However, most of what McGeorge told me directly concerned Lizzie Tuoey. The Meekers he couldn't see at all. They remained in an undiscovered part of the house—there was a strong reek of frying onions from the kitchen—and delegated the servant as their link with the curious or respectful or impertinent world.

Lizzie admitted him to the parlor, where, she informed him, the sittings took place. There wasn't much furniture beyond a plain, heavy table, an array of stiff chairs thrust back against the walls, and on a mantel a highly painted miniature Rock of Ages, with a white-clad figure clinging to it, washed with a poisonous green wave, all inclosed in a glass bell. At the rear was a heavy curtain that, he found, covered the entrance to a smaller room.

Lizzie was a stout, cheerful person, with the ready sympathies and superstitions of the primitive mind of the south of Ireland. She was in a maze of excitement, and his difficulty was not to get her to talk, but to arrest her incoherent flood of invocations, saints' names, and credulity.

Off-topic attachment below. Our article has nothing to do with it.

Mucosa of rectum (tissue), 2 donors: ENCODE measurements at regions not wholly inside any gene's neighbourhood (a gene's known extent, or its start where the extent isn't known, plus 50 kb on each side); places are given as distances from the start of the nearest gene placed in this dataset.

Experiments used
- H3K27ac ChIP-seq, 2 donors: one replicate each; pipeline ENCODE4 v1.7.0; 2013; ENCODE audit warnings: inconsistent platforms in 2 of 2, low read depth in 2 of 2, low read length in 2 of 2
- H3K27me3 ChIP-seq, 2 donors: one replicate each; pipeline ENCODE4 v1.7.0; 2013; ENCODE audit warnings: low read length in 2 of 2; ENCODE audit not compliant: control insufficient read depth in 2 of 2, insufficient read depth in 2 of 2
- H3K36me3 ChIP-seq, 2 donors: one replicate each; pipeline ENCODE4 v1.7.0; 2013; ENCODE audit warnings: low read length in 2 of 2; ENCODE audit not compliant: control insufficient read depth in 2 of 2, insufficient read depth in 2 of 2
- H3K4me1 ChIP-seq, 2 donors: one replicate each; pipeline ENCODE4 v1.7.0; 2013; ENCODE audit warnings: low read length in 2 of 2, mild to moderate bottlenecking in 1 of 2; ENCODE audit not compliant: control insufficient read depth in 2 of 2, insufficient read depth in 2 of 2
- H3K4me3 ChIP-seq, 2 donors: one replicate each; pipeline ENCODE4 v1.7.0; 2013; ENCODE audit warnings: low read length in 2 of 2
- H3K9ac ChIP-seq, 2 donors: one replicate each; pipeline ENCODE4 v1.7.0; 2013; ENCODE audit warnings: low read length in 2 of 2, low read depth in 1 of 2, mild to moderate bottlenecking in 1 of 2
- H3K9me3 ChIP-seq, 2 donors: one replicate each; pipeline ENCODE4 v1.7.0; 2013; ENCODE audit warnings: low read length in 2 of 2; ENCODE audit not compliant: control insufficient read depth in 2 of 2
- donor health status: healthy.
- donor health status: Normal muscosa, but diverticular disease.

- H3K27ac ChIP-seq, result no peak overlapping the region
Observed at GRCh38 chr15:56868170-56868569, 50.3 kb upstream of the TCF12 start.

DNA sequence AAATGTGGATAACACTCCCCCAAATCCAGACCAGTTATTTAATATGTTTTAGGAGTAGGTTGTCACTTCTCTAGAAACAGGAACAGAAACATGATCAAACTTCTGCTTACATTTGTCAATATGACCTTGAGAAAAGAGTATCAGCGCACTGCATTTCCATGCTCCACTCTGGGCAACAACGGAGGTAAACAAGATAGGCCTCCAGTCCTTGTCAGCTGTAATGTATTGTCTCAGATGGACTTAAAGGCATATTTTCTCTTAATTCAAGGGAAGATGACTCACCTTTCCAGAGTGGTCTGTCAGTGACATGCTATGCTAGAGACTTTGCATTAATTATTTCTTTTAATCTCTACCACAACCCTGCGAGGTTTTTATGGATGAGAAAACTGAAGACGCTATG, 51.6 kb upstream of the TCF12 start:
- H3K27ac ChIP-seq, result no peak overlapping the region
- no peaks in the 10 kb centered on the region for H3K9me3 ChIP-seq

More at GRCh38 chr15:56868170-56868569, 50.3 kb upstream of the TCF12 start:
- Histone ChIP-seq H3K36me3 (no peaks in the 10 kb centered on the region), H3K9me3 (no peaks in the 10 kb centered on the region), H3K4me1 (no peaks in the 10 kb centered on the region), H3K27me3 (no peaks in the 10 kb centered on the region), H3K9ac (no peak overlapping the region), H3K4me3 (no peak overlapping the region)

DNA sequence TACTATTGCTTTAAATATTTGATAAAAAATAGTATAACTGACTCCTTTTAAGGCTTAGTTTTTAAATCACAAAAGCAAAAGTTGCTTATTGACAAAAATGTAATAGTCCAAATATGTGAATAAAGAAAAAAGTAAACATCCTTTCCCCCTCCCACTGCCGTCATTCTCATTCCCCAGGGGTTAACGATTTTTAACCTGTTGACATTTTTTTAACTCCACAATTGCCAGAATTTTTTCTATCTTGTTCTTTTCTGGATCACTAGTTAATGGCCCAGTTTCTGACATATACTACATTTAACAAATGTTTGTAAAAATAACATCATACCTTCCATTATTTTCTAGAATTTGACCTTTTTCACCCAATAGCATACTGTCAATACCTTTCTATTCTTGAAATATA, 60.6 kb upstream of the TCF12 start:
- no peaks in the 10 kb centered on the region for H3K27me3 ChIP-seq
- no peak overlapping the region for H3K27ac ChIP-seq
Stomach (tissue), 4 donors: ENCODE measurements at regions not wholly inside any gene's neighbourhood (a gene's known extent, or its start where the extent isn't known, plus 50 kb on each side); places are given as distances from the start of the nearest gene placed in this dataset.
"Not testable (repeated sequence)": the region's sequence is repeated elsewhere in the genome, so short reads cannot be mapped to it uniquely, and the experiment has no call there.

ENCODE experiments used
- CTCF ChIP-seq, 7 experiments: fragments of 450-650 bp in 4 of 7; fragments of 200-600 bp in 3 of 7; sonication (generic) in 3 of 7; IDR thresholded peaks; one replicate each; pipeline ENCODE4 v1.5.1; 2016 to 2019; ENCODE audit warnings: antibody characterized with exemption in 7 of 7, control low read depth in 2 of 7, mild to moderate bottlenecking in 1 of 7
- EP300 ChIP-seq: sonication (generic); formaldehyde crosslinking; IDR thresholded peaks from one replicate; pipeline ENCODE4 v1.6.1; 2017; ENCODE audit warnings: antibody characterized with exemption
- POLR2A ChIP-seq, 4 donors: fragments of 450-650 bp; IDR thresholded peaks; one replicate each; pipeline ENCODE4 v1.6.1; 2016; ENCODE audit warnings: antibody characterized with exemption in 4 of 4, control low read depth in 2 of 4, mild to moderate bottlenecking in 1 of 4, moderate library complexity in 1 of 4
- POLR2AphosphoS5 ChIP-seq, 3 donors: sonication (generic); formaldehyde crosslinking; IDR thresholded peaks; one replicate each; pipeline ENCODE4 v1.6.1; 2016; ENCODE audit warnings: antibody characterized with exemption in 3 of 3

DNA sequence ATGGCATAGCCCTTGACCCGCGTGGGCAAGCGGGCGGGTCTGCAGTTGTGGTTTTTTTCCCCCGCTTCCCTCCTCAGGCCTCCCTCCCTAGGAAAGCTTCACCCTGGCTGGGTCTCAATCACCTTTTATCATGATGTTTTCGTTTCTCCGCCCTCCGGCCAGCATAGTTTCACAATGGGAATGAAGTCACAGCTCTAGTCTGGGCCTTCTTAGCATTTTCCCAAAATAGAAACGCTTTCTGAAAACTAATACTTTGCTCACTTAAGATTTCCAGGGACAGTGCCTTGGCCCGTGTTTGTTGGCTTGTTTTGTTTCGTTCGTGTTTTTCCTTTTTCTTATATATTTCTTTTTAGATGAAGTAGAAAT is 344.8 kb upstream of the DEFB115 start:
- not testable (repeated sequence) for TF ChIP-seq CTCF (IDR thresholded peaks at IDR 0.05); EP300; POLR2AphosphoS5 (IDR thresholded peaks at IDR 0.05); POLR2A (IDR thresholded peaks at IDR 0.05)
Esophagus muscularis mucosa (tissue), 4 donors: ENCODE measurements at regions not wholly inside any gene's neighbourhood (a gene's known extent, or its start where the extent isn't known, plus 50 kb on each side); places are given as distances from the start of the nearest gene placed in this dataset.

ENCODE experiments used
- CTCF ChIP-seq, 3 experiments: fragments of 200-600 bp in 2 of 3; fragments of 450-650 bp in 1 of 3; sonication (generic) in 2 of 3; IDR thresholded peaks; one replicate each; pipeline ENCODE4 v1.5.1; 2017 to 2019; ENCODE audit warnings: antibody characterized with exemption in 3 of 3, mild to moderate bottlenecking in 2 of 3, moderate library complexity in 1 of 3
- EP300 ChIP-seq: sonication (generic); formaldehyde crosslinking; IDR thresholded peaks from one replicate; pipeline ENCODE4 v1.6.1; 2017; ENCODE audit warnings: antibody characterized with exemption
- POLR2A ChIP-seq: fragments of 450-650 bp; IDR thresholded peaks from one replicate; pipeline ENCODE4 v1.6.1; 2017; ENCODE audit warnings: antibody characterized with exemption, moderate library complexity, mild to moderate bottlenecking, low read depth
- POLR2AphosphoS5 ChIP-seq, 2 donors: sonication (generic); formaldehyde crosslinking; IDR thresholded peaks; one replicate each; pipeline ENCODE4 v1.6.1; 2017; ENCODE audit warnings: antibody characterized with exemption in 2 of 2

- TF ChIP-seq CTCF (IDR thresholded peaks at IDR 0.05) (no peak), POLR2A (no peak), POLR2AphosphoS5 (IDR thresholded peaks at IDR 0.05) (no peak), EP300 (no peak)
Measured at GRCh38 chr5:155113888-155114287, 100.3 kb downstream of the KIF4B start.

Her duties at the Meekers had been various; one of them was the playing of mechanical music in the back room at certain opportune moments. She said that Stepan particularly requested it; the low strains made it easier for him to speak to the dear folks on this side. It couldn't compare, though, Stepan had added, with the music beyond; and why should it, Lizzie had commented, and all the blessed saints bursting their throats with tunes! She swore, however, that she had had no part in the ringing of the bells or the knocks and jumps the table took.

She had no explanation for the latter other than the conviction that the dear God had little, if any, part in it. Rather her choice of an agent inclined to the devil. Things happened, she affirmed, that tightened her head like a kettle. The cries and groaning from the parlor during a sitting would blast the soul of you. It was nothing at all for a stranger to faint away cold. The light would then be turned up, and water dashed on the unconscious face.

She insisted, McGeorge particularized, that the Meekers took no money for their sittings. At times some grateful person would press a sum on them; a woman had given two hundred and seventy dollars after a conversation with her nephew, dead, as the world called it, twelve years. All the Meekers worked but Jannie; she was spared every annoyance possible, and lay in bed till noon. At the suggestion of Stepan, she made the most unexpected demands. Stepan liked pink silk stockings. He begged her to eat a candy called Turkish paste. He recommended a "teeny" glass of Benedictine, a bottle of which was kept ready. He told her to pinch her flesh black to show—Lizzie Tuoey forgot what.